Fish drying Technology transforms Zambian community
Mpeni farms was established in 2015.
Situated in Ngwerere area of Lusaka the capital city of Zambia, the farm is which is owned by Mrs Joyce Tembo.
The farm produces fresh tilapia and processed fish.
Since its establishment, the farm has been faced with a lot of challenges such as theft, predators and poor management practices.
Investment to enhance production and bringing the farm to standard was put in place such as installation of solar plant for water pumping and running of aerators, renovation of ponds, and currently constructing a cold room for fish storage to maintain the freshness of the fish.
To improve on the farm productivity, Mpeni farms realized a need to increase her skills on Better Management practices (BMPs) and the level of value addition for increased profit and sustainability of the farm.
Technologies for African Agricultural Transformation (TAAT) through its Aquaculture Compact, identified Mpeni farm as a demonstration
centre in Zambia and extended its training services to the farm.
The farm also received a facility upgrade with a solar tent fish drying technology.
Funded by the bank, TAAT’s main objective is to improve the business of agriculture across Africa by raising agricultural productivity, mitigating risks and promoting diversification and processing in 18 agricultural value chains within eight Priority Intervention Areas (PIA).
The programme increases agricultural productivity through the deployment of proven and high-performance agricultural technologies at scale along selected value chains.
Mpeni farms now serve as a central location for training of women and youth in fish value addition and product developed from fish.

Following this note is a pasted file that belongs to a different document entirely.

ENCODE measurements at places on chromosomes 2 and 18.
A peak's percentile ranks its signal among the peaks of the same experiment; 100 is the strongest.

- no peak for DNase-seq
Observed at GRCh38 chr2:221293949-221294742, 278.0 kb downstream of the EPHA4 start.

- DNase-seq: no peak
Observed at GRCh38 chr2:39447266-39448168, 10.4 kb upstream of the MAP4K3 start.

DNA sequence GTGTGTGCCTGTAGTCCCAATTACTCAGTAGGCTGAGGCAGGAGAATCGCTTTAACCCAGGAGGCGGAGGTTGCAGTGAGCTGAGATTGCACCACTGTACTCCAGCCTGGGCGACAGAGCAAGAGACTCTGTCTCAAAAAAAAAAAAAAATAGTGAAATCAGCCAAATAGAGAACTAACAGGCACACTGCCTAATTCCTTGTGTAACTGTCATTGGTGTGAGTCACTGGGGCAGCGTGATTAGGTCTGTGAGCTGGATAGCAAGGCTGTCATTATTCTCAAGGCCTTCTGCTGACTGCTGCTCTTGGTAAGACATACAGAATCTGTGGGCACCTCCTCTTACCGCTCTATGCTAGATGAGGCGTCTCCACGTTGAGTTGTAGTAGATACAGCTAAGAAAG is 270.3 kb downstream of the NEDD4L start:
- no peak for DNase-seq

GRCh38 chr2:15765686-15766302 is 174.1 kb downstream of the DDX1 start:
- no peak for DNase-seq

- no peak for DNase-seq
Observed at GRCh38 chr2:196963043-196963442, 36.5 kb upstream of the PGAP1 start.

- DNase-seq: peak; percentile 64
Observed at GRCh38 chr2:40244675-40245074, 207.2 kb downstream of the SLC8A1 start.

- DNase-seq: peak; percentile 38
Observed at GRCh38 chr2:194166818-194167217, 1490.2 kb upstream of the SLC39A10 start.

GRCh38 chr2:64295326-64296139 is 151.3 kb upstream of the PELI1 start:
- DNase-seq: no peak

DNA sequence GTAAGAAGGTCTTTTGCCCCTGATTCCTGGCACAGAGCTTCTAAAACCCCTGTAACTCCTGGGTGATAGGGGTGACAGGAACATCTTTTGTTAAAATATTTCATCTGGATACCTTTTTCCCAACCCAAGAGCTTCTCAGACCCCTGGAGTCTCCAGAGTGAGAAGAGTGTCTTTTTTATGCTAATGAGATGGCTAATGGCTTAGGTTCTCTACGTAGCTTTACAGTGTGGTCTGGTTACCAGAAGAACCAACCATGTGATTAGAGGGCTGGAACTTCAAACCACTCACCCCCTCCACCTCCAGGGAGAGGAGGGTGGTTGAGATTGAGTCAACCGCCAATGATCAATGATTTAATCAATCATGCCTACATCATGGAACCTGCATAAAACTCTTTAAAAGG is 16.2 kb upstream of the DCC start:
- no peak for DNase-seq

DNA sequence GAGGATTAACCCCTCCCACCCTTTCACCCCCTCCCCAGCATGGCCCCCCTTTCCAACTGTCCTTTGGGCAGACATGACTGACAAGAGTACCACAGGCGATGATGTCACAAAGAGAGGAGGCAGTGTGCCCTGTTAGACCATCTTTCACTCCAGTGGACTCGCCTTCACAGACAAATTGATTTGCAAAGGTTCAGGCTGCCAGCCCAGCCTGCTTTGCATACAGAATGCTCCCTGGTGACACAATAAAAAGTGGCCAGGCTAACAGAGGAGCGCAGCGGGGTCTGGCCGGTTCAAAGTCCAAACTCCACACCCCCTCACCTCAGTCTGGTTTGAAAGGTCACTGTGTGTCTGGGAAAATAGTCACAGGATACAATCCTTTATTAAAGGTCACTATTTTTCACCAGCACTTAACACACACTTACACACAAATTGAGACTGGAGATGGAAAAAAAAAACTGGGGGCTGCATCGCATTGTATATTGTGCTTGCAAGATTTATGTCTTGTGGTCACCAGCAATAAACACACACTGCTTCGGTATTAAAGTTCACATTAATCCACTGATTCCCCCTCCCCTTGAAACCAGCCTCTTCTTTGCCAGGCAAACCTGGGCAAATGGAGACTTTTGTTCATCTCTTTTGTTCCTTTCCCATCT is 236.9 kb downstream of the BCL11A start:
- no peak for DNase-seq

These are fish fillets, sausages, mince fish, fish cakes and fish powder as an inclusion in baby food and pregnant women for the provision of essential amino acids.
This technology is now being disseminated to other women in the country as a source of livelihood to increase their income and consumption of fish products in the community.
According to Mrs Joyce Tembo “Value addition overcomes the problem of rapid fish spoilage and is more profitable than selling fresh fish”.
The technology has transformed the community in several ways.
Employment opportunities have been created in the community leading to the mobilization of resources and providing opportunities for the impoverished in the society to escape poverty.
It has encouraged youths and women to come for contracts and training at Mpeni Farms leading to a more balanced resourceful community.
It has also provided a cheap source of protein for thousands of people.
A new-found business for women
Women in the community are now whole-sellers of fish, who sell to retailers and then the retailers sell to consumers.
Fish processing has now become a lucrative business in the community as women now order for fish on a large scale to resell to others.
The compact aims to increase fish production and self-sufficiency through sustainable intensification of existing aquaculture enterprises.
The programme builds resilient small medium enterprise and large-scale aquaculture businesses throughout ten African countries, including the Democratic Republic of Congo, Ghana, Kenya, Nigeria and Zambia as focal countries, while Republic of Benin, Burundi, Cameroun, Cote d’Ivoire and Tanzania as satellite countries.